When is your manuscript ready for publication?
Oh, how I hope I did not just hear someone say as soon as you finish your first draft.
That’s the first teensiest step on the way to publication. Once you complete your first draft, the real fun begins. And it continues for a while… because you wouldn’t want it to be over too soon, would you?
No, after the first draft you need to put your new baby to bed and let it rest for a while. If you’re a cook, you can think of this as time for your story to marinate. Print it out if you must, but hide it away in the back of a drawer for at least a couple of weeks. Even better, for a month. Don’t peek. Don’t play with it. Ignore it completely. (And what will you do while your shiny, new manuscript is resting? You’ll be working on your next manuscript, of course.)
Okay, the day has finally come. Your infant manuscript has been out of sight and out of mind for long enough that you don’t have that immediate gushy, “isn’t it the most wonderful thing ever written” feeling about it any longer. Now you can come back to it with a reasonably clear mind and heart. You’re ready for baby step two.
Take your manuscript out of the drawer and read it straight through. No stopping to make notes, no corrections in the margins or between the lines. Just read it. Once you are done gagging over how awful you think it is, it’s time to read it again.
This time through, begin making notes on what works and what doesn’t. Forget about all but the most egregious grammar and punctuation errors for now. Just look for problems with structure, continuity, action, pacing… the things that knit your story together.
At this step you have to be able to separate yourself from how much you love your story and think like a reader who’s never seen this story or heard the synopsis before.
Now what do you think about your manuscript? Do you still like the concept? How about the premise? (Yes, these are two different aspects of your story.) Does the plot make sense? Does it have a beginning, a middle, and an end? Congratulations. You’re cooking on high heat now. It’s time to bring this project to a boil.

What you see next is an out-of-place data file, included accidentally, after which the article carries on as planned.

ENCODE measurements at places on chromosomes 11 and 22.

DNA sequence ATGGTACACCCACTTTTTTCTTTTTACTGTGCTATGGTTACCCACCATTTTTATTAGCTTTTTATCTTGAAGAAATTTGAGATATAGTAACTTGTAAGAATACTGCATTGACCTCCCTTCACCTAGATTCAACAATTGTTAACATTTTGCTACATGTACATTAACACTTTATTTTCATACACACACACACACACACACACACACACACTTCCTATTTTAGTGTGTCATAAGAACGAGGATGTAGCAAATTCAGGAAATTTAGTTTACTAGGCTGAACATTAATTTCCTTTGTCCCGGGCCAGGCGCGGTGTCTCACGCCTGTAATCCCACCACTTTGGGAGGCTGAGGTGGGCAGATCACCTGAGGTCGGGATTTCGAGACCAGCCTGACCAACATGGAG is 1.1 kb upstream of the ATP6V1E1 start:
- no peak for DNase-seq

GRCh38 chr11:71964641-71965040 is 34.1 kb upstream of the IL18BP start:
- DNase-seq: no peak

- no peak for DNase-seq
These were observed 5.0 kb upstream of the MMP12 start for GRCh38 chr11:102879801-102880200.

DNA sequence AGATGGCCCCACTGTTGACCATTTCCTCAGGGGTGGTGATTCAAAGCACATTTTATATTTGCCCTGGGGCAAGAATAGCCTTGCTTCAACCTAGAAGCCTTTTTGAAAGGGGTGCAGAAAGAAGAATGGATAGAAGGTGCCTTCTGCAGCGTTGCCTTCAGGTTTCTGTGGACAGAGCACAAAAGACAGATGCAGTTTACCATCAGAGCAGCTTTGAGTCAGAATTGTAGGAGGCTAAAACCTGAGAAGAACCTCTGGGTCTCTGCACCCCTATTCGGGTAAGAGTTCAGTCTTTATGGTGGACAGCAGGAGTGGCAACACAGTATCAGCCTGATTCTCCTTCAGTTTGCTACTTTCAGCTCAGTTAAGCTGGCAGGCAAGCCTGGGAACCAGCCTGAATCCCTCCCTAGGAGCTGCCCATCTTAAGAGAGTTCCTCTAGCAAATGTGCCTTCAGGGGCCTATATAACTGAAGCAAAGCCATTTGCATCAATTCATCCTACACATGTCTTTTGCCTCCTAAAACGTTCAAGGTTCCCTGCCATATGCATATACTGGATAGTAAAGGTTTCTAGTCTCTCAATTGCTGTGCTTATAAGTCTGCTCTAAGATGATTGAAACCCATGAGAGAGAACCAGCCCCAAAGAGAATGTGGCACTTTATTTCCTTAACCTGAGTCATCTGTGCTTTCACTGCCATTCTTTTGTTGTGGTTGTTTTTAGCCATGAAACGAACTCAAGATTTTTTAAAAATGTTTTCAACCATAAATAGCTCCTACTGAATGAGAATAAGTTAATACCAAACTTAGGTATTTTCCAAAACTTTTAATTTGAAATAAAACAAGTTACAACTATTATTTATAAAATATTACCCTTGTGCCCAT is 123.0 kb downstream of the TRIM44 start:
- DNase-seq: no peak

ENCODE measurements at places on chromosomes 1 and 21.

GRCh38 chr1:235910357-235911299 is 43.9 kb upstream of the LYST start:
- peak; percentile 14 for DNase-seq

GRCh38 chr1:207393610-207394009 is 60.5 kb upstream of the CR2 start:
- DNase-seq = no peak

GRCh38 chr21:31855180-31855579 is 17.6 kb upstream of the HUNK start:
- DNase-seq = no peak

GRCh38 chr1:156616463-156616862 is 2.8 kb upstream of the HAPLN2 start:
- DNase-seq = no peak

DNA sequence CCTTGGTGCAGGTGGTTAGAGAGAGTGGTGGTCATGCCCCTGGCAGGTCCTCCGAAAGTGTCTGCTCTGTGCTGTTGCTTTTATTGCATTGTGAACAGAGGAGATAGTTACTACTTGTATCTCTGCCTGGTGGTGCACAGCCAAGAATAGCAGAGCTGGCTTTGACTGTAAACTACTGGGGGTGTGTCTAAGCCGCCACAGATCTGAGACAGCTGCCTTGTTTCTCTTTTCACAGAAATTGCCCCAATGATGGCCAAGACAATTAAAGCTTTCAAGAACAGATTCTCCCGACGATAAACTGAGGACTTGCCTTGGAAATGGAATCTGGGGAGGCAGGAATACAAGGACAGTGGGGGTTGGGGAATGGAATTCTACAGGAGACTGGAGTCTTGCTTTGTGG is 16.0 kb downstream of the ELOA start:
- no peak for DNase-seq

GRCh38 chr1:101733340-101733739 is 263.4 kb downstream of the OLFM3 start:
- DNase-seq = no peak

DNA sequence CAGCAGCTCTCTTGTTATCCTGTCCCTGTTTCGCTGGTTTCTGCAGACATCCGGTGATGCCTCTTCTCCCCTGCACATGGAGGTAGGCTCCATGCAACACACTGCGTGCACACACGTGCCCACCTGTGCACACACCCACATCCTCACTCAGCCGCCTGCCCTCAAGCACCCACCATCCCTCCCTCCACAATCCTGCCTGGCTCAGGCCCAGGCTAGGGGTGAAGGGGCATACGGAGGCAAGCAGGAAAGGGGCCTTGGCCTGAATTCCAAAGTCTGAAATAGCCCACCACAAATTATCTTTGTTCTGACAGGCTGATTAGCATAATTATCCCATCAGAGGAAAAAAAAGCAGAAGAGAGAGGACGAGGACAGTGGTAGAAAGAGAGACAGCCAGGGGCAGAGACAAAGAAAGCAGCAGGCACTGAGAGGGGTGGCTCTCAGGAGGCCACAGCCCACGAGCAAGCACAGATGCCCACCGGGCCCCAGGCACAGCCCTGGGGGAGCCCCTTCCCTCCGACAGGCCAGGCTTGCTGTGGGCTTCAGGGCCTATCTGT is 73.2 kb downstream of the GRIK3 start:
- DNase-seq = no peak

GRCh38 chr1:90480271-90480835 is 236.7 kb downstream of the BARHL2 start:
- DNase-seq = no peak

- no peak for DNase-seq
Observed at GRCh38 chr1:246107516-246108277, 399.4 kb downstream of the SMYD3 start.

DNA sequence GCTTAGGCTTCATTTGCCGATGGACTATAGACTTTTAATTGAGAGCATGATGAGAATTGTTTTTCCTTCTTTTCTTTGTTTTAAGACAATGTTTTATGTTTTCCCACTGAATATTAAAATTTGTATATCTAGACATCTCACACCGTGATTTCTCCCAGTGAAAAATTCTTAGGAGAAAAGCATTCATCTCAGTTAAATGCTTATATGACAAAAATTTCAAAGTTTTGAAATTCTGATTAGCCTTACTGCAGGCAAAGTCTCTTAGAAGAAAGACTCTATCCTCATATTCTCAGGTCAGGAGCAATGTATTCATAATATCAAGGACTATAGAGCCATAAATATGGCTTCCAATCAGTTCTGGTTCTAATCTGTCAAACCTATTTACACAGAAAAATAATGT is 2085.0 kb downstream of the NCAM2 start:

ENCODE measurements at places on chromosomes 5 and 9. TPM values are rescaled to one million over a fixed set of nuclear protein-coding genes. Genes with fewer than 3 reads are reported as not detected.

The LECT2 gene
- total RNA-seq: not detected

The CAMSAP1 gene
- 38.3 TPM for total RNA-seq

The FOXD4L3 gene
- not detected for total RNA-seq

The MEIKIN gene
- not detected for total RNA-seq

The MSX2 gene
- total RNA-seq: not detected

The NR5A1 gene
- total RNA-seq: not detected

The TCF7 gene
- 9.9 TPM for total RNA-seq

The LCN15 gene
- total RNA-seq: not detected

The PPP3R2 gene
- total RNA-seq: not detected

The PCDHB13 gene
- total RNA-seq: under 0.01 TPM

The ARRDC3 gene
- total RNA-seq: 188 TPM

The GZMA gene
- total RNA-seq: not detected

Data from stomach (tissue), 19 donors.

Once you’ve finished this read, make the major changes you’ve noted. Then put it away for a week. After that time has passed, take another look at the manuscript, again staying alert for the areas that don’t work. You may find you have to move or delete entire sections. Maybe you have to write a scene or two to fill in gaps. Do that now.
Back into the drawer for at least a few days. And then make another pass at what you’ve done, reading the manuscript to see if those changes work. If they do, now might be a good time to get your beta readers involved.
While your beta readers are busy working their way through your manuscript stop making changes to it. You want to wait to see how they view the work you’ve created. If you’re writing away, adding characters and changing scenes, the comments you get from your beta readers will make no sense when you try to apply them to the manuscript you’re now holding. Let go and let them do their work. Take a break. Or work on your new manuscript. The one you started while your baby manuscript was undergoing its first marinating period. Remember that one?
By the time you’ve vetted your work several times, invited your beta readers to share their feelings and comments about your story, and made all the changes you’ve decided upon, you should have a polished story. Your manuscript is ready for the next step… finding an agent, or deciding on a self-publishing tool. (You knew that one was coming, didn’t you?)
No matter where you are in the editing and rewriting process, keep in mind that the long-term goal is to present your readers with the best possible version of your story. When you get a stack of glowing reviews, you’ll know it really was worth the time and effort you gave your manuscript in the rewriting process.